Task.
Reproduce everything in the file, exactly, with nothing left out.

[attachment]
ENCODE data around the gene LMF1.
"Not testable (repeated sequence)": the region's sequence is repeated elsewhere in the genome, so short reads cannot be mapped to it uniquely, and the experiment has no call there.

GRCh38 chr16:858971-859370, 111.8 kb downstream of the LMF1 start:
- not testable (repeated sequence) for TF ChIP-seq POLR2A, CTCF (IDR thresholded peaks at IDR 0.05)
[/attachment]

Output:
ENCODE data around the gene LMF1.
"Not testable (repeated sequence)": the region's sequence is repeated elsewhere in the genome, so short reads cannot be mapped to it uniquely, and the experiment has no call there.

GRCh38 chr16:858971-859370, 111.8 kb downstream of the LMF1 start:
- not testable (repeated sequence) for TF ChIP-seq POLR2A, CTCF (IDR thresholded peaks at IDR 0.05)